State monopoly

When it comes to energy security, there is a fundamental lack of a common view between Russia and the European Union. The Russian President, Vladimir Putin, has several times stated his wish for the Russian state to dominate the energy sector. President Putin also never made a secret of his views on energy security. For him, energy security is the business of states and the appropriate state organs, not privately owned corporations.46 But the fact that large energy companies are mainly owned by the government is not a trend we find in Russia alone. According to The Economist, the national oil companies owned or controlled by the governments of oil-rich countries, which manage over 90% of the world's oil, depending on how you count. Of the 20 biggest oil firms, in terms of reserves of oil and gas, 16 are national oil companies.


Since Putin’s inauguration, state control over the sector has been gradually restored, Yeltsin’s people have been replaced by his own loyal personnel in the important positions in state controlled energy corporations. The starting point for the modern oil sector in Russia was 1992 when existing producers and refineries were united in Rosneftegas, an association evolving from the Ministry of Oil Industry. By presidential decree, the members of the association were transformed into joint stock companies. This was one of the first turning points in the history of Russian Since then, things have changed. The first restructuring of the Russian oil industry after 1991 created ten vertically integrated companies: Lukoil, Yukos, Surgutneftegaz, TNK, Tatneft, Sibneft, Slavneft, Rosneft, Bashneft and Sidanco. Transneft is in a way used as a puppet in the hands of the Russian government, since the government cannot have that much influence over smaller private companies. Since state-run Transneft is the company that takes care of crude oil transport by pipeline (while Transnefteprodukt operates pipeline transport for petroleum products) we can say that Kremlin controls the oil tap.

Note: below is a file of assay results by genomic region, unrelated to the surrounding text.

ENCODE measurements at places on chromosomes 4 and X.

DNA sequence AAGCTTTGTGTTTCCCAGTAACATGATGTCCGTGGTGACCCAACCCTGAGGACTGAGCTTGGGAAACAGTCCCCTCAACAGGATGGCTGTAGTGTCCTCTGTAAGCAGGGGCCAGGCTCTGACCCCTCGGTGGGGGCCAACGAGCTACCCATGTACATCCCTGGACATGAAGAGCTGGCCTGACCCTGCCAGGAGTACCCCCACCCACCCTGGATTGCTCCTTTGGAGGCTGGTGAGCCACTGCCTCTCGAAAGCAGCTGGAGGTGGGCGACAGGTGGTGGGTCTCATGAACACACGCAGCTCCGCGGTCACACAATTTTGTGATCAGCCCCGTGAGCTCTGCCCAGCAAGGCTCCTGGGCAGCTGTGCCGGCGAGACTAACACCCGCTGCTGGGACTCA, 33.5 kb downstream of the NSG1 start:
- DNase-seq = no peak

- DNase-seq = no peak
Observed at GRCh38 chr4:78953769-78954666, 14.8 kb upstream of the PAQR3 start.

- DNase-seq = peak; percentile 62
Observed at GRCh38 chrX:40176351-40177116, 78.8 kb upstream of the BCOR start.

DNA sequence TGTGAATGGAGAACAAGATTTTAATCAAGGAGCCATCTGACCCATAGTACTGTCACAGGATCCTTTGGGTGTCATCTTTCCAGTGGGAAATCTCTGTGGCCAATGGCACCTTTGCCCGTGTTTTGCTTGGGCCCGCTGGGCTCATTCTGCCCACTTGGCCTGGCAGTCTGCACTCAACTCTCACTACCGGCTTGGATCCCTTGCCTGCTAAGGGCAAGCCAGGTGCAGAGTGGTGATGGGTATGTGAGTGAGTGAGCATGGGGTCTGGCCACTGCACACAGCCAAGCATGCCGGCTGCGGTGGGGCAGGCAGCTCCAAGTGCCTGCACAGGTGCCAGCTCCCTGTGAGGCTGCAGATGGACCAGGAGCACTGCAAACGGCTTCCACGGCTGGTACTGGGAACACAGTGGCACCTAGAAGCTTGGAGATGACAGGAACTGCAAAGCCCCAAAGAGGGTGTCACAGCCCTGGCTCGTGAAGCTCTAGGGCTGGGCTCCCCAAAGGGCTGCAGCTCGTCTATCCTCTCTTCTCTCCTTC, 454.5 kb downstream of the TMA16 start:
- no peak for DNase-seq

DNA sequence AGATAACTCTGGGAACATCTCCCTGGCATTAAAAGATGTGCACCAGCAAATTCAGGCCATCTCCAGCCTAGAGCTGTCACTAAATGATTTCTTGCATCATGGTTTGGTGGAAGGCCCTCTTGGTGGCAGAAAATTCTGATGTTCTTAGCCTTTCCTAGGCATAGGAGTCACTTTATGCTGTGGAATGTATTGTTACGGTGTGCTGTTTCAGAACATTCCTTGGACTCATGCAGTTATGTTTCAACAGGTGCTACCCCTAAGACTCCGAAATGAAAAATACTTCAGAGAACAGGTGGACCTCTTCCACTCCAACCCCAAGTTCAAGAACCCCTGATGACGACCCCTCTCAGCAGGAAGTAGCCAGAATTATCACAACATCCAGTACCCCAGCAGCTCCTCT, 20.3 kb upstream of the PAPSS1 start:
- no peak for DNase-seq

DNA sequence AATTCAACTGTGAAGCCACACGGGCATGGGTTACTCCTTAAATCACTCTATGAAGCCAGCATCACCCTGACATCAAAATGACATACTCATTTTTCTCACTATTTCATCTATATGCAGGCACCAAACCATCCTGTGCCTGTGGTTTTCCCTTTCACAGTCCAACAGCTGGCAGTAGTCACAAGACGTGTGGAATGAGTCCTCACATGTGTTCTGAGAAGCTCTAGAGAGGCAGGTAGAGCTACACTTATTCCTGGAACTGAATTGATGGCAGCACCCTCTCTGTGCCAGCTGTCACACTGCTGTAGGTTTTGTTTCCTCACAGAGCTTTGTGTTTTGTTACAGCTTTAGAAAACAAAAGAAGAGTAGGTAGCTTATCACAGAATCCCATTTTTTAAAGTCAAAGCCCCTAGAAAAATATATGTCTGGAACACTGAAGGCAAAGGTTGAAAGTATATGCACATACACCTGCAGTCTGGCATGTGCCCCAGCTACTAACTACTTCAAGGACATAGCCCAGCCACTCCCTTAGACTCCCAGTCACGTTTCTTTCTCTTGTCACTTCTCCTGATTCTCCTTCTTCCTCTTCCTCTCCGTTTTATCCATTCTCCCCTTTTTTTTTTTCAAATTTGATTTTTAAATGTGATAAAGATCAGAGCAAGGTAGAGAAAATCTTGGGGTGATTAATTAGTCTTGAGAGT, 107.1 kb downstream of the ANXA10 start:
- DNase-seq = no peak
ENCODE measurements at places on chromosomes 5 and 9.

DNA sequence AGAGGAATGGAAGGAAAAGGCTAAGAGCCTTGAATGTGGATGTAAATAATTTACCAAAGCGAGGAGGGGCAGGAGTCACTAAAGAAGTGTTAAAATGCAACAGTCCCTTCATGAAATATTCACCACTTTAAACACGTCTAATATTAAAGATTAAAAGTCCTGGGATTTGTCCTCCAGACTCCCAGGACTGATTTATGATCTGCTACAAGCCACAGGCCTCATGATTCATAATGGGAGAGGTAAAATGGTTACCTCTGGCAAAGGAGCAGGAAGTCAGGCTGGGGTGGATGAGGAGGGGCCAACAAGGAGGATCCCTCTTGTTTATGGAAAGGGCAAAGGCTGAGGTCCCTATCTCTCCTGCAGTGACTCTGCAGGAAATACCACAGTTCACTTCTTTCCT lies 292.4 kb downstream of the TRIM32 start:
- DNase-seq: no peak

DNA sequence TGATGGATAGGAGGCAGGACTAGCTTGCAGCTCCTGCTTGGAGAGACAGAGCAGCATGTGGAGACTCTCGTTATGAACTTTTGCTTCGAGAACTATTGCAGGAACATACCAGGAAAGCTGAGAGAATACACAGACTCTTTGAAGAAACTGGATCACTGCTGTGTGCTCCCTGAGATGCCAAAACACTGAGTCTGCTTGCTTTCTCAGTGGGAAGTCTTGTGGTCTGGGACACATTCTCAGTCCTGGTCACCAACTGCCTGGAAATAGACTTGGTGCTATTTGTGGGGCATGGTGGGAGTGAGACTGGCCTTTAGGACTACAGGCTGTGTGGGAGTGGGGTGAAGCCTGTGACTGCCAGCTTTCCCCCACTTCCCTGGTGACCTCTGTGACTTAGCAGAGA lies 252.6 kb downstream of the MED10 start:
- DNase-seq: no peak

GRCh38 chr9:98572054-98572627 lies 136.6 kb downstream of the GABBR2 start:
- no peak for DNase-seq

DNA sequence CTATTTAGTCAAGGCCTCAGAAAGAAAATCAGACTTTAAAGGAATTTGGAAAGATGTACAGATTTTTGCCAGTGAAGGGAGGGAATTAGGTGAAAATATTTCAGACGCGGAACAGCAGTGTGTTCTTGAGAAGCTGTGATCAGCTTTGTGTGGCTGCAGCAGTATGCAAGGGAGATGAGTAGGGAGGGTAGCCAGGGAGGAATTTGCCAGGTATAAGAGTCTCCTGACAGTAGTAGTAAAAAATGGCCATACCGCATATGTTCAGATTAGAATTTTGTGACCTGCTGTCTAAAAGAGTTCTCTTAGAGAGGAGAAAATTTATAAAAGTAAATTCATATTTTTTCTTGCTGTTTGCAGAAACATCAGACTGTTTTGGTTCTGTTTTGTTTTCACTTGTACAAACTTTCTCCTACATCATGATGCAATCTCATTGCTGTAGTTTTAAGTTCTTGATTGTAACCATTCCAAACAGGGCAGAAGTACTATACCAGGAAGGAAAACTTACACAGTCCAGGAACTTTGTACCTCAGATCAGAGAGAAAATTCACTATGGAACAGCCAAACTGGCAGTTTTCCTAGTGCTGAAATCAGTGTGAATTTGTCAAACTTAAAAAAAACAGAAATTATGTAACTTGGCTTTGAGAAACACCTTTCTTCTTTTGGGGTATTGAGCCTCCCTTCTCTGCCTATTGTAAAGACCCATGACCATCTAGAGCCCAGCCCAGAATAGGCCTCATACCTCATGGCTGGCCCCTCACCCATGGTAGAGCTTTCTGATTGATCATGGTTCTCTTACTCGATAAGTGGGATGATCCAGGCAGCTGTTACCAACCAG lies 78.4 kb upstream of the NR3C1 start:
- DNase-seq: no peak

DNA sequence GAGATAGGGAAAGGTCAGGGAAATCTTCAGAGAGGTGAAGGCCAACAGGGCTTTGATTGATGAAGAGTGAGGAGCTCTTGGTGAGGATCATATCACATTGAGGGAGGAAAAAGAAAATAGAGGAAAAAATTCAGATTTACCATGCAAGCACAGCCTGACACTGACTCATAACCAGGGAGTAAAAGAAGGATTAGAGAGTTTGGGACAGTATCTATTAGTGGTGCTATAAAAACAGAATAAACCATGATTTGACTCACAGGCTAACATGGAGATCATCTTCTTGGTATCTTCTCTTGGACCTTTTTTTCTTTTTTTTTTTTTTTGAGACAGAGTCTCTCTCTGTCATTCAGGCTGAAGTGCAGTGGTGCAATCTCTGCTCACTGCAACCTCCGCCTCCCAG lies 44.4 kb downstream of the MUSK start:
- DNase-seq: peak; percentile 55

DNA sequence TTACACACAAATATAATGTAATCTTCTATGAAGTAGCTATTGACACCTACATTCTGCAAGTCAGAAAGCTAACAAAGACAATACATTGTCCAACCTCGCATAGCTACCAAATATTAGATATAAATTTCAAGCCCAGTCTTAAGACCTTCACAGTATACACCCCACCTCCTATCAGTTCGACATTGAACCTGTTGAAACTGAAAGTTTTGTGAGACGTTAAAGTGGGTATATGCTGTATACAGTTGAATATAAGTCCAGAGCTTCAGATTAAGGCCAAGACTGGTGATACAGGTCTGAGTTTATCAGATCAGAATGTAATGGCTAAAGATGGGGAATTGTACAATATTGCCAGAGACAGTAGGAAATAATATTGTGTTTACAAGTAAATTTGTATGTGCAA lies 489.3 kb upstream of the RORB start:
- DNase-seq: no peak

When President Putin won a second term in office in March 2004 he moved fast to end any speculation that private investors might be permitted to own independent pipelines. Both the President and his new Prime Minister, Mikhail Fradkov, have stressed that state control over the nation’s oil and natural gas pipelines will remain a cornerstone of government energy policy and be a key tool for containing the economic and political influence of Russia’s powerful and rich private oil and gas producers for years to come. Russia’s state Transneft pipeline monopoly controls the longest crude oil pipeline system in the world. Its sprawling network, which serves the entire Russian Federation, stretches over 48,700 kilometers of often extremely inhospitable terrain and carries over 90% of Russian domestic oil output. The network is linked to pipeline systems in almost 20 countries in the Caspian, the Baltics and Europe.
In contrast to the oil sector, the gas sector is state-run by Gazprom and its subsidiaries. No valid competitors exist, as small independent producers must cooperate with Gazprom to obtain access to the pipeline transport. Gazprom controls almost 90 per cent of Russia’s gas and is one of the largest gas companies in the world. For Russia it is not enough to be just an exporter of raw materials – “the state must assist in the formation of large, vertically integrated financial-industrial companies, established in a fusion of the state and private sectors. One such company is Gazprom, the Russian natural gas export monopoly that emerged out of the Soviet Ministry of the Gas Industry”